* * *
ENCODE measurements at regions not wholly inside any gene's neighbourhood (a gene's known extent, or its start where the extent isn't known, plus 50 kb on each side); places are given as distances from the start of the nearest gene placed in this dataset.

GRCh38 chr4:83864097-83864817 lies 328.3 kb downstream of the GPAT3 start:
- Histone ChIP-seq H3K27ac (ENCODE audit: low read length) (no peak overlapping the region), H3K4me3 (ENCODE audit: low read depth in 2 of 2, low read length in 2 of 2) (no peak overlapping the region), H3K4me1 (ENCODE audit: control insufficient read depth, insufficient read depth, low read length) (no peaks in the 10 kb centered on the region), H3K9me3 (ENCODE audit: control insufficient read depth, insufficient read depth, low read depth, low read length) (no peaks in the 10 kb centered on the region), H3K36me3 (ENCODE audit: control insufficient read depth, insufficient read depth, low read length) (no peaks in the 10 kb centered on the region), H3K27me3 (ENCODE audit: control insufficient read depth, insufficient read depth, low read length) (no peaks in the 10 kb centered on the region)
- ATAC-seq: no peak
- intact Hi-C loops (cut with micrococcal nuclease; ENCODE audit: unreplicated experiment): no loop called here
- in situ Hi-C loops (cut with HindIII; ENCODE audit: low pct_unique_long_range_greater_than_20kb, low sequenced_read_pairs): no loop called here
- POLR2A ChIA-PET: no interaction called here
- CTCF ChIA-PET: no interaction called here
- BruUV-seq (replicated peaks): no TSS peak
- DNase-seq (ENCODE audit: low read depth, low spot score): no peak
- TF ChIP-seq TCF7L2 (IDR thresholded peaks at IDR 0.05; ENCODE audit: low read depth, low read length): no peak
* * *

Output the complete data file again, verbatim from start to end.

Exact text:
ENCODE measurements at regions not wholly inside any gene's neighbourhood (a gene's known extent, or its start where the extent isn't known, plus 50 kb on each side); places are given as distances from the start of the nearest gene placed in this dataset.

GRCh38 chr4:83864097-83864817 lies 328.3 kb downstream of the GPAT3 start:
- Histone ChIP-seq H3K27ac (ENCODE audit: low read length) (no peak overlapping the region), H3K4me3 (ENCODE audit: low read depth in 2 of 2, low read length in 2 of 2) (no peak overlapping the region), H3K4me1 (ENCODE audit: control insufficient read depth, insufficient read depth, low read length) (no peaks in the 10 kb centered on the region), H3K9me3 (ENCODE audit: control insufficient read depth, insufficient read depth, low read depth, low read length) (no peaks in the 10 kb centered on the region), H3K36me3 (ENCODE audit: control insufficient read depth, insufficient read depth, low read length) (no peaks in the 10 kb centered on the region), H3K27me3 (ENCODE audit: control insufficient read depth, insufficient read depth, low read length) (no peaks in the 10 kb centered on the region)
- ATAC-seq: no peak
- intact Hi-C loops (cut with micrococcal nuclease; ENCODE audit: unreplicated experiment): no loop called here
- in situ Hi-C loops (cut with HindIII; ENCODE audit: low pct_unique_long_range_greater_than_20kb, low sequenced_read_pairs): no loop called here
- POLR2A ChIA-PET: no interaction called here
- CTCF ChIA-PET: no interaction called here
- BruUV-seq (replicated peaks): no TSS peak
- DNase-seq (ENCODE audit: low read depth, low spot score): no peak
- TF ChIP-seq TCF7L2 (IDR thresholded peaks at IDR 0.05; ENCODE audit: low read depth, low read length): no peak